When one expresses one’s bewilderment at a clear lack of foresight from Athletics South Africa (ASA) to assemble a 4x100 metres relay team with world-class sprinters at their disposal, you are seen to be overly negative.
Inch after inch of column space has been dedicated to addressing ASA’s failure to capitalise on the wealth of rising sprinting talent in the country.
The lack of accountability so often seen in South African politics has infiltrated the country’s sport and revelations of ineptitude are brushed aside. Following the country’s failure to qualify a single relay team for the Rio Olympics, this is likely to also be the case at the IAAF World Championships in London next month.
This week the rest of the world’s media joined their SA counterparts asking why the country did not have a relay team ready to take on the rest of the world.
At a press conference ahead of the Lausanne Diamond League, 400m world record-holder Wayde van Niekerk was asked whether he would also race the 4x100m at the London World Championships next month. “I don’t think South Africa has qualified yet,” was his short and sharp reply.
The press conference carried on and it seemed the issue was gone and forgotten but the befuddled journalist asked a follow-up question a while later.
Given South Africa’s current wealth of sprinting talent with five athletes, including Van Niekerk boasting times between 9.90 and 10.10 seconds, why has the country not qualified a relay team?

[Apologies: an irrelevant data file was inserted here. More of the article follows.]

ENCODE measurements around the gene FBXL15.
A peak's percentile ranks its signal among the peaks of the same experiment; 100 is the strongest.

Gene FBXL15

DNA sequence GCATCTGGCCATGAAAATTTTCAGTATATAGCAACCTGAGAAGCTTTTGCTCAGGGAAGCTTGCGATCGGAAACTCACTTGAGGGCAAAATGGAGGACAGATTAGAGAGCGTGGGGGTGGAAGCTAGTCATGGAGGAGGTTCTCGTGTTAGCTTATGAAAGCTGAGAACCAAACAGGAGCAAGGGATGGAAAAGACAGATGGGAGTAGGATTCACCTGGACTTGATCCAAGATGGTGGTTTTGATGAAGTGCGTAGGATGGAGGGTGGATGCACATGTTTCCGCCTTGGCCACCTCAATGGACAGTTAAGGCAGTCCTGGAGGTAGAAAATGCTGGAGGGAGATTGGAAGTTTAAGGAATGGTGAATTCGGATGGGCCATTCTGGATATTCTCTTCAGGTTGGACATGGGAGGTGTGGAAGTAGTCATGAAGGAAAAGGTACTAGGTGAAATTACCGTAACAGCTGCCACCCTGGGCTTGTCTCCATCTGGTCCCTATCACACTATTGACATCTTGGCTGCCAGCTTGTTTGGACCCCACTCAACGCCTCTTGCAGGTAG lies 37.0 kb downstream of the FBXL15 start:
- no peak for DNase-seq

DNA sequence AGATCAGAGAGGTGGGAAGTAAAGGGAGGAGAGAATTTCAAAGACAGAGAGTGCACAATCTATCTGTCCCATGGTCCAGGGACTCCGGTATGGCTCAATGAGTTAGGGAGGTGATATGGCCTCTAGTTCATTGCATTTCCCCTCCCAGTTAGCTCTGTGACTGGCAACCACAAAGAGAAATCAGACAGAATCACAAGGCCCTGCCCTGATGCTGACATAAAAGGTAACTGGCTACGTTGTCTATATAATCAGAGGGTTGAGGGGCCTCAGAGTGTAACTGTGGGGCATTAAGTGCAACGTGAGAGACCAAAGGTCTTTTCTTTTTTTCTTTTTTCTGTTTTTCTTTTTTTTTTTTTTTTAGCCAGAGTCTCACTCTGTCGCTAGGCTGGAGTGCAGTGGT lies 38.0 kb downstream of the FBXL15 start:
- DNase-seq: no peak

“I guess, as a country we haven’t had the opportunity as much as we’d like and we just have to find a way to gel, find some chemistry, and get to know each other’s schedules,” Van Niekerk said diplomatically.
“There’s been too many clashes for when we can run as a team because it is obviously an individual sport and everyone is focused on qualifying and getting themselves into major competitions.
“It’s really out of my control. My control is running 100, 200, and 400s which is the only part I focus on.”
Scheduling the SA Senior Track and Field Championships at the same time as the IAAF World Relays was another example of ASA sabotaging their chances of qualifying relay teams for the global showpiece.
While the national championships have traditionally been scheduled for April, the country’s athletics administrators will have to find a solution for future World Relays.
ASA have made attempts to host relay camps this year with the aim of qualifying a team during the local season. Any progress is probably better than none but it is time to make a concerted attempt to give the country’s sprinters the best possible opportunity to win a sprint relay medal.
Imagine us bowing out of the World Championships with medals in the 100, 200, 400, and the 4x100m relay.
That would signal a major shift from Jamaica and the US to the southern point of Africa. SA sprinting is at the forefront, so let’s not drop the baton.